These promises were enticingly seductive to Pius XI and ultimately resulted in a “Fatal Embrace,” with the church withdrawing its cards from the Popular Party, its own political faction, and placing them in the hands of Fascism in exchange for the state’s protection and promotion of Roman Catholicism. This alliance continued in the face of significant physical violence against Popular Party supporters, often, for example, involving almost comically forced dosages of castor oil. Even the Fascist murder of the socialist leader Giacomo Matteotti did not alter this alliance. Rather, it was Pius XI who remained by the Italian dictator’s side even when the world’s press condemned the murder of Matteotti and called for Mussolini’s deposition.
In 1929, the fatal embrace turned into a formal alliance with the signing of the Lateran Accords, which declared Roman Catholicism the only religion of the Italian State and made Vatican City a sovereign territory under papal rule. The sanctioning of this treaty did not mean that all was well in relations between the Vatican and Italy. At regular intervals tensions sprang up, often resulting from the incessant demands of the Vatican on the Italian government: to squelch Protestant proselytizing, to ban anti-Catholic publications and to take action against problematic ex-priests. The central concern, though, was over Catholic Action—a movement focused on restoring Catholic influence in society—and the ability of its members to operate freely. Too often, Mussolini and those around him perceived Catholic Action as too politically involved in Italian society and forbade the movement from operating altogether. In June 1931, Pius XI countered this move with the encyclical “Non Abbiamo Bisogno” in support of Catholic Action. Unlike many other historians, Kertzer argues this was not an attack on Fascism but only a momentary pause between “indispensable” allies who worked together to Christianize Italian society. Mussolini did eventually relent and permitted Catholic Action to resume its work.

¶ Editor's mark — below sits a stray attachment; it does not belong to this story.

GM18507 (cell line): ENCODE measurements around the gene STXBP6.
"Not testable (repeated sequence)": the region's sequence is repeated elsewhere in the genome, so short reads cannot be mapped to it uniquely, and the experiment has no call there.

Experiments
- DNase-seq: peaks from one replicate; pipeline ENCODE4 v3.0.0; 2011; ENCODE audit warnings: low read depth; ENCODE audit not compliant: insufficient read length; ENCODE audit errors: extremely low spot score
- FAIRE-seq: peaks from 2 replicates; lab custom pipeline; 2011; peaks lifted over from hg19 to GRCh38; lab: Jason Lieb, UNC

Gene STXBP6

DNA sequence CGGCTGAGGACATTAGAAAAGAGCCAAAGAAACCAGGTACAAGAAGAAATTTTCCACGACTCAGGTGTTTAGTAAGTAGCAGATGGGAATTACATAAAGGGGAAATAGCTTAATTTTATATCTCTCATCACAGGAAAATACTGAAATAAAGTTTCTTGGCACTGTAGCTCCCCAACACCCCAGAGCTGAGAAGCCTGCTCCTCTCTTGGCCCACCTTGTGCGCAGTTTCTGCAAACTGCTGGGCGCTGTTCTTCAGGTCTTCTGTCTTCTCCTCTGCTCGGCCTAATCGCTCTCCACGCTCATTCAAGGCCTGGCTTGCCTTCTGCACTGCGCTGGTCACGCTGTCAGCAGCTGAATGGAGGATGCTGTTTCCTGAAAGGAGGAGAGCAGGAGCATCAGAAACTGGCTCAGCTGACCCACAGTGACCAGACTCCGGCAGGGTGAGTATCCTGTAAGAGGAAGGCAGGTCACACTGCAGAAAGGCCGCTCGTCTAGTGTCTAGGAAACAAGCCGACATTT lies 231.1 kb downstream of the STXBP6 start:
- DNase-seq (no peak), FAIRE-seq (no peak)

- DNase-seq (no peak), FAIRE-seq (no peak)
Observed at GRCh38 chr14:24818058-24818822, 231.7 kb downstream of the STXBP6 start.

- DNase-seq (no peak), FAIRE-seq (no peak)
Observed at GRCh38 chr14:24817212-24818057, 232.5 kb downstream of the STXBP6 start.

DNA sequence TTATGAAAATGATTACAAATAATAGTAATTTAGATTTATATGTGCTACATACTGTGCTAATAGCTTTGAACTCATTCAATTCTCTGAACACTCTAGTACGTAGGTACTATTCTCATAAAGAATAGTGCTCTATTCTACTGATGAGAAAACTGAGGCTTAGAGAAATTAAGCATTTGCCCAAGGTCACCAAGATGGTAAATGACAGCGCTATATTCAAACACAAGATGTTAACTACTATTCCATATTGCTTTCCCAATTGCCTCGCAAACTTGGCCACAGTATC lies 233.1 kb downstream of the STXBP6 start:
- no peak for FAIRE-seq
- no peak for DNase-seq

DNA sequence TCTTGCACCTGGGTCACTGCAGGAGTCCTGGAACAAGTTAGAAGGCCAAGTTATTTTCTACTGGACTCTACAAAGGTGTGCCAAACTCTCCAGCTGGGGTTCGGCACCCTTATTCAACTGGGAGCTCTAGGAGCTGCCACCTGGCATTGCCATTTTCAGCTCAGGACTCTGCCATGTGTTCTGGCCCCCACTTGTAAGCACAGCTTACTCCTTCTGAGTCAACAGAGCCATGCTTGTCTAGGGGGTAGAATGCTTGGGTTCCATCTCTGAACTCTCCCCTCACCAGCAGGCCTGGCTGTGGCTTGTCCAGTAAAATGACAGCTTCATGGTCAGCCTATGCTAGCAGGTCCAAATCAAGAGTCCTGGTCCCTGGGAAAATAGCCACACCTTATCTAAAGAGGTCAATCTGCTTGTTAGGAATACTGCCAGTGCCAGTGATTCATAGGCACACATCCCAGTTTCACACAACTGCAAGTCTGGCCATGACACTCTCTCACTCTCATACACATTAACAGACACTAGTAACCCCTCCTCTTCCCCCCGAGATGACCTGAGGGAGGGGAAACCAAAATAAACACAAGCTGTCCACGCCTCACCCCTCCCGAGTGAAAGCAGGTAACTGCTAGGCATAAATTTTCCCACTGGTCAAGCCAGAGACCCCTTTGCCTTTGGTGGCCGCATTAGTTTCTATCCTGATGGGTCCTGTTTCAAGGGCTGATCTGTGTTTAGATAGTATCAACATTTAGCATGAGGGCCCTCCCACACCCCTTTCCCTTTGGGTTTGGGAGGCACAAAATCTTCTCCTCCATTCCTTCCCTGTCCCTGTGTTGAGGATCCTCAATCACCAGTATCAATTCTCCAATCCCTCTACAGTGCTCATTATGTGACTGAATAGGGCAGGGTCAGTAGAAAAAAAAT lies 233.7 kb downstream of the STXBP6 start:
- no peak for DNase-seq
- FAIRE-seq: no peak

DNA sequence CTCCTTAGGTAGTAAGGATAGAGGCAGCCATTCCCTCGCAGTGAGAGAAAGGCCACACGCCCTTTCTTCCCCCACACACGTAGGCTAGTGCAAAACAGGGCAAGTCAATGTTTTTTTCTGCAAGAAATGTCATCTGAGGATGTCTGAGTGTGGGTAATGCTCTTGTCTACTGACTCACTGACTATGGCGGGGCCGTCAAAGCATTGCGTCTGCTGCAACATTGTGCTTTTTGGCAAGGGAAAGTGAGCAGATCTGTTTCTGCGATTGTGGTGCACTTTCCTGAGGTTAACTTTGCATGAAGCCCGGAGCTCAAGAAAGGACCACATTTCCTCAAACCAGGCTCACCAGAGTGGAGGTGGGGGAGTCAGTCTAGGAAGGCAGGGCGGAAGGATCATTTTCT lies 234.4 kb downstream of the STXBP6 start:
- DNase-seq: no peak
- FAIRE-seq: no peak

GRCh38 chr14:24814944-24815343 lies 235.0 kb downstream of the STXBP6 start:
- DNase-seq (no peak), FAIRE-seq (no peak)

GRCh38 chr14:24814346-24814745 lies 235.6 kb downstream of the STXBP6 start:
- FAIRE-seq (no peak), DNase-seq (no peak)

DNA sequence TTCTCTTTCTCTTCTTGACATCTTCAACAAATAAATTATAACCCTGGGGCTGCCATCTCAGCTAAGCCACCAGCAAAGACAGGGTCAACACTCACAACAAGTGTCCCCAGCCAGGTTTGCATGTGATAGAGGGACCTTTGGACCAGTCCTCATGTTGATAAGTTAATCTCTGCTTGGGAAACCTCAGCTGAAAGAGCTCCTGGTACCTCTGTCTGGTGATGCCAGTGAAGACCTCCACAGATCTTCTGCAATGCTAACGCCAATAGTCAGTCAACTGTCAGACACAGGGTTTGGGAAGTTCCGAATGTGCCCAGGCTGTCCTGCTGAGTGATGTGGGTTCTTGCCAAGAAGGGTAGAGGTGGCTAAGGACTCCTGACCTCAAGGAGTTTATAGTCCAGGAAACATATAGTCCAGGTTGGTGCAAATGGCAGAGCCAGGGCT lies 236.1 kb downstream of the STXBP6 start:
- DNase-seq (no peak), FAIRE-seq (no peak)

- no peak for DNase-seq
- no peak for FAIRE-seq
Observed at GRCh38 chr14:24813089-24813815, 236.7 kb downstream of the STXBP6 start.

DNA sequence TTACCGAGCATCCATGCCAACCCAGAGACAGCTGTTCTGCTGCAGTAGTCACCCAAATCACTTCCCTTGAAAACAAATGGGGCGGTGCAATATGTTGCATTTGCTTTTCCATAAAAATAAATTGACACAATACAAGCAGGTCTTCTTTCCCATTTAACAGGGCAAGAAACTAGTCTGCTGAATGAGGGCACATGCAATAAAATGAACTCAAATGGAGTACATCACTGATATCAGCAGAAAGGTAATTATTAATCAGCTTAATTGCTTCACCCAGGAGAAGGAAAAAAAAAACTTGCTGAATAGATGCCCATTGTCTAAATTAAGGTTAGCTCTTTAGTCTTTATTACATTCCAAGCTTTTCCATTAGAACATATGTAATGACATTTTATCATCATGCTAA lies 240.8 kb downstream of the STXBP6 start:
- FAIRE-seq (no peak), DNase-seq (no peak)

According to Kertzer, the individual who worked hardest to ensure good relations between Mussolini and the Vatican was Pietro Tacchi Venturi, a Jesuit academic, likened by German newspapers to Rasputin. Venturi was convinced there was a Jewish-Masonic plot working to dominate and deChristianize European society. Venturi was joined by his superior general, Włodzimierz Ledóchowski, an ardent anti-Semite. While Ledóchowski’s anti-Semitism veered toward the extreme, the majority of Vatican churchmen rejected racial anti-Semitism, especially that espoused by Germany’s National Socialists. But this in no way made them overtly supportive of Jews. Rather, most were ready to embrace legislation that limited Jews’ civil rights and participation in public life. Thus when the Italian Manifesto of Racial Scientists was issued in July 1938, there was little opposition from church leaders. The major concern voiced publicly was that the Italian anti-Jewish laws should avoid excessive emphasis on blood as the basis of Jewish identity; that would diminish the efficacy of the sacrament of baptism for Jews who had been baptized. This latter point soon moved to the fore, especially as Italian Fascism appeared to be appropriating attributes of National Socialism, which were extremely hostile to the church.